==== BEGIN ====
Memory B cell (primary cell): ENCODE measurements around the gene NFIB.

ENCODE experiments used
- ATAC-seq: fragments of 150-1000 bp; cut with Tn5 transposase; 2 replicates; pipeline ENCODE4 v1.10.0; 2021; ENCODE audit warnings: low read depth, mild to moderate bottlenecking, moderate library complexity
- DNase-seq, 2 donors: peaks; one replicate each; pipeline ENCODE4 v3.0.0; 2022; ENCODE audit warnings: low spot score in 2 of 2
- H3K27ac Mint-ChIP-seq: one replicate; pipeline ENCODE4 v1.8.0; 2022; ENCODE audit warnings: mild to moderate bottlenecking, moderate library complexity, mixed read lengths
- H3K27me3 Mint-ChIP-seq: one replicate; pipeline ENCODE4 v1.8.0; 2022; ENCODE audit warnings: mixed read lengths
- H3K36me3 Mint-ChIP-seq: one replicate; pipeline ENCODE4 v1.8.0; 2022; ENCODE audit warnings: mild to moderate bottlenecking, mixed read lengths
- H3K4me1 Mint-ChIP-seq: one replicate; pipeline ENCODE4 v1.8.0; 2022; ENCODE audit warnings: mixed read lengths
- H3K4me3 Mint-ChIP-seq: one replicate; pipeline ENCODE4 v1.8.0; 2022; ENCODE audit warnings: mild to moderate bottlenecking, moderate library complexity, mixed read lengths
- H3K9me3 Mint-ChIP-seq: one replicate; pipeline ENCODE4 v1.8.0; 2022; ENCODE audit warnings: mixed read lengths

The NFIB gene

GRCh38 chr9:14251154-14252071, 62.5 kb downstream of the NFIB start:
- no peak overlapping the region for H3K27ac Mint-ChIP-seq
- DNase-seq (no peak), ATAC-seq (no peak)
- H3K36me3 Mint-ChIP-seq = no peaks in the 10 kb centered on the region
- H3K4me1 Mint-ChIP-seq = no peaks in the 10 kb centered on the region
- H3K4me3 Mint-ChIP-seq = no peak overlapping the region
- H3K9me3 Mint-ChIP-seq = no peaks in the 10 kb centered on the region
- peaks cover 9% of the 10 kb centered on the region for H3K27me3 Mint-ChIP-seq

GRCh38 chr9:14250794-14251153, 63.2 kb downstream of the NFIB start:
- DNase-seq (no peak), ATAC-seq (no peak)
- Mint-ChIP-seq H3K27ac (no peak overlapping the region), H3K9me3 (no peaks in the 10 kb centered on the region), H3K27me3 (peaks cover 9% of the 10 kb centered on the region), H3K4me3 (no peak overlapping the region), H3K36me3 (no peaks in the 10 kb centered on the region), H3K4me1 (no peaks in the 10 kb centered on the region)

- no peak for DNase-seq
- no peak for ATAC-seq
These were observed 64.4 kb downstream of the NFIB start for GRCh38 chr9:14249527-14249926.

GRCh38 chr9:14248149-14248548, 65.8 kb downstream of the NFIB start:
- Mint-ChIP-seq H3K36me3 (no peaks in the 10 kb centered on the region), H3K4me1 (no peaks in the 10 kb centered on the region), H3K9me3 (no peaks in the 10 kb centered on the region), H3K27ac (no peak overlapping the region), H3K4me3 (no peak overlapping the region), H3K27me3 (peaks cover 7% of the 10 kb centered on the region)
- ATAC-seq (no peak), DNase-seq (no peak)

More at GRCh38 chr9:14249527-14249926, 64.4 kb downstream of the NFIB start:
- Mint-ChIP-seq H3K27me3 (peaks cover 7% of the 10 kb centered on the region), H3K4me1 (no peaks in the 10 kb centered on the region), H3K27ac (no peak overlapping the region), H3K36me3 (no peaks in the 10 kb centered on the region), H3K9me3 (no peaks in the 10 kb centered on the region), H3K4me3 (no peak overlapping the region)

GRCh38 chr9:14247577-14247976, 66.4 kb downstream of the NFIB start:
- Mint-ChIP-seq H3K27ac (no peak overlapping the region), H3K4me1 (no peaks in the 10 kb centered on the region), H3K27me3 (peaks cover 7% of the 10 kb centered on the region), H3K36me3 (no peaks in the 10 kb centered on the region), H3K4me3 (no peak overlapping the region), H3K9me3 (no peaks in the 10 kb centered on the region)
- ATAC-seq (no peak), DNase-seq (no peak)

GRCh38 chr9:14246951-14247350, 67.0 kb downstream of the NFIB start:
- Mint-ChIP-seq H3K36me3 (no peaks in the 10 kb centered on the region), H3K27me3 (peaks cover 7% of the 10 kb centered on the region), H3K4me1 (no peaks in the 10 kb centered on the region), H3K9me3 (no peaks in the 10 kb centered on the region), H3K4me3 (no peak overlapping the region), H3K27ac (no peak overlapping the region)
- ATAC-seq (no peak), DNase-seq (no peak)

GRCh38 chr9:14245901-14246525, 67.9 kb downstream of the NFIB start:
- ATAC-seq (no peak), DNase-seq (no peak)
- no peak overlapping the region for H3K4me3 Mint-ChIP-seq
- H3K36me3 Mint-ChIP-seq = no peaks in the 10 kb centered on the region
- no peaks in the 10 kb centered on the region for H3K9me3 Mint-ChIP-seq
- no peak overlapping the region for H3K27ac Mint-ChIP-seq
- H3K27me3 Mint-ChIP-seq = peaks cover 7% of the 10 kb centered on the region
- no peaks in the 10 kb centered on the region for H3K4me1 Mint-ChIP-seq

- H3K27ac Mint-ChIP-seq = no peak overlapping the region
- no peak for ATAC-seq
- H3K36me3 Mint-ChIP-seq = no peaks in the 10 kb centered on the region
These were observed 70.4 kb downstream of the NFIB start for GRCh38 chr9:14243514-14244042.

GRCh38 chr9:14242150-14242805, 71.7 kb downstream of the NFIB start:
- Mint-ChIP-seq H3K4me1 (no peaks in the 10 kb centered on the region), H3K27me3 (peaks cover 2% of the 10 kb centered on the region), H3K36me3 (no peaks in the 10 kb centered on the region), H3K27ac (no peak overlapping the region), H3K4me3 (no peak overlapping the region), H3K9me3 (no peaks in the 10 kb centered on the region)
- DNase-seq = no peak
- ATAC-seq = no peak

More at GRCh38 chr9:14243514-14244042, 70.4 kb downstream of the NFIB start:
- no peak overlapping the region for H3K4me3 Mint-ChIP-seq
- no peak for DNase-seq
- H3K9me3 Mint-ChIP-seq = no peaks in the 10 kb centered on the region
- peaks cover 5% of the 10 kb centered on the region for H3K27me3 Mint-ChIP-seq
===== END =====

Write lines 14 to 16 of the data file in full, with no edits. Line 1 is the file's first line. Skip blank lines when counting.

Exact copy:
- DNase-seq (no peak), ATAC-seq (no peak)
- H3K36me3 Mint-ChIP-seq = no peaks in the 10 kb centered on the region
- H3K4me1 Mint-ChIP-seq = no peaks in the 10 kb centered on the region